Given BGI’s historic ties with Denmark, it is no surprise that BGI Europe headquarters is at the University of Copenhagen, Faculty of Life Sciences. The president of BGI, Yang Huanming, obtained his PhD from the University of Copenhagen in 1988. BGI’s director, Wang Jun, is a visiting professor at the University of Copenhagen and Aarhus University.

A new Copenhagen research institute on metabolic diseases, funded by a $170-million donation from Novo Nordisk, will strengthen an ongoing collaboration with BGI, led by diabetes researcher Oluf Pedersen. He says the alliance with BGI will create “an international powerhouse in the field of medical genetics.” (Diabetes and obesity are a growing health concern in China.) “Genomics cannot be done alone,” says BGI director Wang Jun. He says the Sino-Danish collaboration harnesses the superb medical infrastructure in Denmark with “Chinese genomics muscle” in the study of type 2 diabetes and obesity.

According to BGI Europe’s business development director, Danish-educated Wang Xuegang (he prefers to go by the name ‘Greg’), BGI Europe will offer European clients two models—collaboration or fee-for-service—just like its American counterparts. BGI Europe has six sales people already, but will be recruiting additional staff specializing in different fields such as agriculture, pharmaceutical, and biotech, spread across key regions including the UK, Germany, and Scandinavia.

As for what BGI’s key selling point is, Wang Xuegang says it is not necessarily the cost of sequencing. “Price is not what we sell on,” he says. A bigger selling point is BGI’s “very strong bioinformatics team,” with its immense experience in genome data analysis and de novo sequencing.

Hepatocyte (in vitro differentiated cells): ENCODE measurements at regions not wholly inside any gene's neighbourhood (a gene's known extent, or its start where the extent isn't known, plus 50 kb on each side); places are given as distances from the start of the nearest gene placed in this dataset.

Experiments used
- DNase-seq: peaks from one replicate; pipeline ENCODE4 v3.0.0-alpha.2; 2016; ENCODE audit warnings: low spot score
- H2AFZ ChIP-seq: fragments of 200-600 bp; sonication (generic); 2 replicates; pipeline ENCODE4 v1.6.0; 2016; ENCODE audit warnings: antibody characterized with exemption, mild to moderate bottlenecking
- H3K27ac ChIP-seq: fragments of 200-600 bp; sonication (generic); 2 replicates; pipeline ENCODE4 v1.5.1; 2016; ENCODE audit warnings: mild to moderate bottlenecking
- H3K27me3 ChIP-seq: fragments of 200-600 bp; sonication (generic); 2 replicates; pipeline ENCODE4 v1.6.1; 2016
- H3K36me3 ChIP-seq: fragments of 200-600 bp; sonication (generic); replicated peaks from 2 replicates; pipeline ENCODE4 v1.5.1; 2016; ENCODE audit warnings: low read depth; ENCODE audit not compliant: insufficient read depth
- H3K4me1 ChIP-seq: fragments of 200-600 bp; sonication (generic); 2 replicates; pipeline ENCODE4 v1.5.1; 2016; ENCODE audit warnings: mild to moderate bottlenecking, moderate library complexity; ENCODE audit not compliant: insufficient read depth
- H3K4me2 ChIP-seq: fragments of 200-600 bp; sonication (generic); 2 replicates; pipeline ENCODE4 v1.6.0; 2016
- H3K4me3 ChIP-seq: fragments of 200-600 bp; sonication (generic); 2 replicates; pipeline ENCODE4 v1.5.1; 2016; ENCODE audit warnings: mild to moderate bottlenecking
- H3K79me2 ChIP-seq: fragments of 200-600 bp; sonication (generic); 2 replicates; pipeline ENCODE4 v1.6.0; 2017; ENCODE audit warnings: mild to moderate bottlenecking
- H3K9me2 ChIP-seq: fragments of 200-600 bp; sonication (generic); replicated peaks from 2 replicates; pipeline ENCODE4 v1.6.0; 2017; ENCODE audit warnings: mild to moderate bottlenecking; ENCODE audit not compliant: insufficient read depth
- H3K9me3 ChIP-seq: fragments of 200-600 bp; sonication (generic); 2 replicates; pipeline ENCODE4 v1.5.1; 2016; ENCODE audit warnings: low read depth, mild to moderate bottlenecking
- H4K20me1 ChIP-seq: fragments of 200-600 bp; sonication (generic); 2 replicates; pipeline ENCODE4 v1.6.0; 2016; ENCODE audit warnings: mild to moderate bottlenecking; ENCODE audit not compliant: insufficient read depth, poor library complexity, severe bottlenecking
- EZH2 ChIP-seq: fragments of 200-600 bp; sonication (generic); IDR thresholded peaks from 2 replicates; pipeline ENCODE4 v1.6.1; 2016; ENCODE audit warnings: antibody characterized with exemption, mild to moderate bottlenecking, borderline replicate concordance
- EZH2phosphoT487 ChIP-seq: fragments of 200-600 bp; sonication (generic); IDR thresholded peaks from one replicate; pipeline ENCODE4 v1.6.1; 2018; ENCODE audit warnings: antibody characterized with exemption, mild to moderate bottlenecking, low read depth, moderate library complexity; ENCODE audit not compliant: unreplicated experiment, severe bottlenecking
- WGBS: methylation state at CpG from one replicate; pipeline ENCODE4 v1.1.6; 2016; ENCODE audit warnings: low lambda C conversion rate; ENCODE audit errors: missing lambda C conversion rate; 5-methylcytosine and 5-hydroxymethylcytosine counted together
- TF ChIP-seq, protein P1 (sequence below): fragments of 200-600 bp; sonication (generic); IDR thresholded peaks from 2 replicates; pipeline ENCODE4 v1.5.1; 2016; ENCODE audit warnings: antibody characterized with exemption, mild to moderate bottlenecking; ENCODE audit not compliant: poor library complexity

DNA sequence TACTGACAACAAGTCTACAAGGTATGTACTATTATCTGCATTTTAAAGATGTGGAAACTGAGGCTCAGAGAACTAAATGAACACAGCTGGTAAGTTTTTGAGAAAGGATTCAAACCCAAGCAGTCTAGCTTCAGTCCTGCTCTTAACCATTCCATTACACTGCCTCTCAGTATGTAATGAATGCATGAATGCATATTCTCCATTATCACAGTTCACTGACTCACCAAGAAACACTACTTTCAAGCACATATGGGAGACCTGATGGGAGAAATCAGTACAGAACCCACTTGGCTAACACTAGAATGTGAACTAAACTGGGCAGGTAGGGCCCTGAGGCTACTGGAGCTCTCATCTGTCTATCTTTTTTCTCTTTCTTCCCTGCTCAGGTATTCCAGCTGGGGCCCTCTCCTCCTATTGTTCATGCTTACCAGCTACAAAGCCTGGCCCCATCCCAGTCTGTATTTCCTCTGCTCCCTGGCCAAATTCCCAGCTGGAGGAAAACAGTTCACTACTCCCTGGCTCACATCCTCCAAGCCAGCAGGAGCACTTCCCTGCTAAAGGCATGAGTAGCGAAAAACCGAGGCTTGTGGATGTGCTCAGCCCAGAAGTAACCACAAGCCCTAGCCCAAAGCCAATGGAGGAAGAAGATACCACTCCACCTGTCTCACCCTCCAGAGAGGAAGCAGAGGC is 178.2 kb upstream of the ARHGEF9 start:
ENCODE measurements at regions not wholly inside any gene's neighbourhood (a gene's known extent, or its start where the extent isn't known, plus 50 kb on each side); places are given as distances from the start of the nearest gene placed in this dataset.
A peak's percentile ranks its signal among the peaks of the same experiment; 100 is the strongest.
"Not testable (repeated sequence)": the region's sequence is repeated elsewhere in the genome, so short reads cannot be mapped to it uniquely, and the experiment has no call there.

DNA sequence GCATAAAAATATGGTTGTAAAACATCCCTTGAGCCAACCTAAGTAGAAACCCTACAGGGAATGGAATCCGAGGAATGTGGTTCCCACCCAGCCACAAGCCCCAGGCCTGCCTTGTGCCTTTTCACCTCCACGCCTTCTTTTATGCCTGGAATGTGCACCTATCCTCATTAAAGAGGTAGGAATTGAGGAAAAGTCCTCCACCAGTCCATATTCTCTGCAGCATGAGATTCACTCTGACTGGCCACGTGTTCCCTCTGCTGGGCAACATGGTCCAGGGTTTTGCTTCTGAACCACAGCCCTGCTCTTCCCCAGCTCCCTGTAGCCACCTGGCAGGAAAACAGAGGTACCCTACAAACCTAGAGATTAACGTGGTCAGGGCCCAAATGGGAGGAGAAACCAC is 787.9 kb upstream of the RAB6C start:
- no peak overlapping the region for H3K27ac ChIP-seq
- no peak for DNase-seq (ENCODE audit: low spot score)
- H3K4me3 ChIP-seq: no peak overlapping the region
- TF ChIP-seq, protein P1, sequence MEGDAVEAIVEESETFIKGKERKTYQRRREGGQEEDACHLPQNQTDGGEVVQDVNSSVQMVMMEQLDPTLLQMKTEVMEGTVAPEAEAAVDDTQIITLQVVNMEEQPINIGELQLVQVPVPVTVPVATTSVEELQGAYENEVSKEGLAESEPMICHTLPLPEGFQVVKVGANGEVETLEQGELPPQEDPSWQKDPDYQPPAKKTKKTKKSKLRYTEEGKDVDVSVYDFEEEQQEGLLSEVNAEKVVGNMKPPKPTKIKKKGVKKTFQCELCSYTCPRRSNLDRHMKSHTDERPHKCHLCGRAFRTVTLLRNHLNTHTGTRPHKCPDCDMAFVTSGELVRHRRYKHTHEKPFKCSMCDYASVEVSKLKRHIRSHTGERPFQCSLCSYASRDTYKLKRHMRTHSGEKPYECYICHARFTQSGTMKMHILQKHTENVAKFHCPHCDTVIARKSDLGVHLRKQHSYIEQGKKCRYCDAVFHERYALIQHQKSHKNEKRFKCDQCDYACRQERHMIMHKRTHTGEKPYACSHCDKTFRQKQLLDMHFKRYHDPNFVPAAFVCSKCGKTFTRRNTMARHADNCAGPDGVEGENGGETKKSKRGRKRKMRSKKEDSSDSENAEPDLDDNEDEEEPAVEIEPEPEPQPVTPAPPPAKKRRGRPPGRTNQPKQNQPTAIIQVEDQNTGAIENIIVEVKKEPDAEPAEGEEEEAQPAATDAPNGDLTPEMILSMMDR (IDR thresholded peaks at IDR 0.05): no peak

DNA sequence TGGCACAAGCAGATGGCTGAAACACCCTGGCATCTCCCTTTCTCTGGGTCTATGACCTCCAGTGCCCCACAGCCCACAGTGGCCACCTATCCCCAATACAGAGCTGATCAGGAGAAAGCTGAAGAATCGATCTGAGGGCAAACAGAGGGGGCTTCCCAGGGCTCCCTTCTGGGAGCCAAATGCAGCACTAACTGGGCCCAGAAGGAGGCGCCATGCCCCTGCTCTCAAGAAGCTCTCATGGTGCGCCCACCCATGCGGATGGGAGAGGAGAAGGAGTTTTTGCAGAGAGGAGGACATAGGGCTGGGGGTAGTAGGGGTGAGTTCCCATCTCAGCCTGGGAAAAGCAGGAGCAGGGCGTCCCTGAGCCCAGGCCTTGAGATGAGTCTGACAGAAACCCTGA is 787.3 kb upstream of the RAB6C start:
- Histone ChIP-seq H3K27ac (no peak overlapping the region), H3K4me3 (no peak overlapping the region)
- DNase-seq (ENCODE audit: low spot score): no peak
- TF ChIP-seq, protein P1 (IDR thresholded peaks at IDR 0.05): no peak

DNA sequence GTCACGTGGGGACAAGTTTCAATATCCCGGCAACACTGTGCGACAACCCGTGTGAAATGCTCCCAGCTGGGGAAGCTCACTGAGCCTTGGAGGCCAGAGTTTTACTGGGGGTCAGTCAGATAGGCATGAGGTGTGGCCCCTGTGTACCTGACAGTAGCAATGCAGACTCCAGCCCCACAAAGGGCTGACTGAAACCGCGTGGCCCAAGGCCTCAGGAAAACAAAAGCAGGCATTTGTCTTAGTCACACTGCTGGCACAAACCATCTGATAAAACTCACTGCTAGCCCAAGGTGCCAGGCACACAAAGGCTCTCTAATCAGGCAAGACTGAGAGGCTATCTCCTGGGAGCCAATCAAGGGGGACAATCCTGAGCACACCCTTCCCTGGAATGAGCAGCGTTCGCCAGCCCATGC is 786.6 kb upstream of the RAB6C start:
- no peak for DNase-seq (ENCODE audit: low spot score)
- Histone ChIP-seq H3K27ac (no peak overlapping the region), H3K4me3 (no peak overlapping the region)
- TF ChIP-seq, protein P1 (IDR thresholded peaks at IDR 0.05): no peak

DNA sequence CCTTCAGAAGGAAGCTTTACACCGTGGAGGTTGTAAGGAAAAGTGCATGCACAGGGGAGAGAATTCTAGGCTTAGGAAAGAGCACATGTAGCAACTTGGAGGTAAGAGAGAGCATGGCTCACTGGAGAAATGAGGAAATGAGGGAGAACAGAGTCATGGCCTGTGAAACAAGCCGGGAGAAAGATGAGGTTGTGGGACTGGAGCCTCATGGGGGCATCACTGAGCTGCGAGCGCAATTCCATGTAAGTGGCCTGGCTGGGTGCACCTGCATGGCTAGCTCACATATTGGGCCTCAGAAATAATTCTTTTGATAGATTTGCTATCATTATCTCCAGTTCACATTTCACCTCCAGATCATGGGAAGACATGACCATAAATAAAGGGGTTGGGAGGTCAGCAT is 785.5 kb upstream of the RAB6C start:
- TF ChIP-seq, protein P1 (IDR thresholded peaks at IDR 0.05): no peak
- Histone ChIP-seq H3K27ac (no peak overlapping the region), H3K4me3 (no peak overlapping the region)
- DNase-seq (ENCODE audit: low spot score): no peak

BGI Europe has an even more ambitious agenda than its American counterparts. The current plan is to establish a sequencing facility, probably in Copenhagen, within a couple of years, while growing the local staff to around 100 people. It would be futile for BGI Americas to set up a sequencing operation in the Broad Institute’s backyard, but BGI Europe may see an advantage to establishing a local production base in Copenhagen.

“Our vision is to make BGI Europe to be one of largest centers of sequencing services and bioinformatics,” says BGI Europe’s Xuan Min. “We’re trying to set up a sequencing lab in Copenhagen,” adds Wang Xuegang, likely in collaboration with a biotech partner or partners. The availability of a local facility might appease some potential biotech clients worried about data security and privacy. “We can set up a pipeline where everything is under control by the customer,” says Wang. (Back)































Drinking the Kool-Aid
In 2007, the Beijing Genomics Institute relocated to Shenzhen, one of China’s Special Economic Zones (SEZ) designed to attract foreign investment. The SEZ policy was announced by former Chinese premier Deng Xiaoping, who chose Shenzhen as the first territory in 1978. Back then, it was “just a fishing village and rice paddies,” says BGI Americas president Paul Tu. “Now it’s more modernized than Boston. It grows the size of an old Paris annually.” Shenzhen boasts three Sheraton hotels, he points out.

The shift in power in genome sequencing to China follows a trend seen in other industries, says Tu. The semiconductor industry began in the United States in the 1950s, before shifting to Japan, then Taiwan, and now mainland China. A similar phenomenon took place in textiles, although now Vietnam and Cambodia are wrestling business away from China. 

Tu praises the visionary role of BGI co-founders Wang Jian and Yang Huanming. “They are both scientists, were never merchants,” says Tu. Wang returned to China in 1998, encouraging the Chinese government to invest in the Human Genome Project. As a privately held organization, Wang saw the benefits of relocating the institute’s headquarters in Shenzhen in 2007. “He donated all of BGI research to the local [Shenzhen] government,” says Tu. In exchange, the local government will sponsor certain projects, while giving BGI complete freedom in selecting its choice of projects.

Tu recalls meeting Wang Jian for the first time and listening to his desire to help move science and advance personalized medicine, to leverage genome sequencing data. “When we first met him, we just drank the Kool-Aid!” he says. “For personalized medicine to materialize, sequencing is the most fundamental basic step.” (Back)